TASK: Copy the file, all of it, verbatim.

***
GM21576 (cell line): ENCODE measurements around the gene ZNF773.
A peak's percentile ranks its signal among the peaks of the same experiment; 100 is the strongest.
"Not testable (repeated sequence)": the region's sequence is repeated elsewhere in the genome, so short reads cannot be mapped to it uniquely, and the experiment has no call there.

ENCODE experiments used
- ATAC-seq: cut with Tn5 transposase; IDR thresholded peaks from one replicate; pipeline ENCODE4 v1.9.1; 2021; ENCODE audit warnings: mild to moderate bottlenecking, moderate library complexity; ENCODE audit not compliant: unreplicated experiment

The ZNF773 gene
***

GM21576 (cell line): ENCODE measurements around the gene ZNF773.
A peak's percentile ranks its signal among the peaks of the same experiment; 100 is the strongest.
"Not testable (repeated sequence)": the region's sequence is repeated elsewhere in the genome, so short reads cannot be mapped to it uniquely, and the experiment has no call there.

ENCODE experiments used
- ATAC-seq: cut with Tn5 transposase; IDR thresholded peaks from one replicate; pipeline ENCODE4 v1.9.1; 2021; ENCODE audit warnings: mild to moderate bottlenecking, moderate library complexity; ENCODE audit not compliant: unreplicated experiment

The ZNF773 gene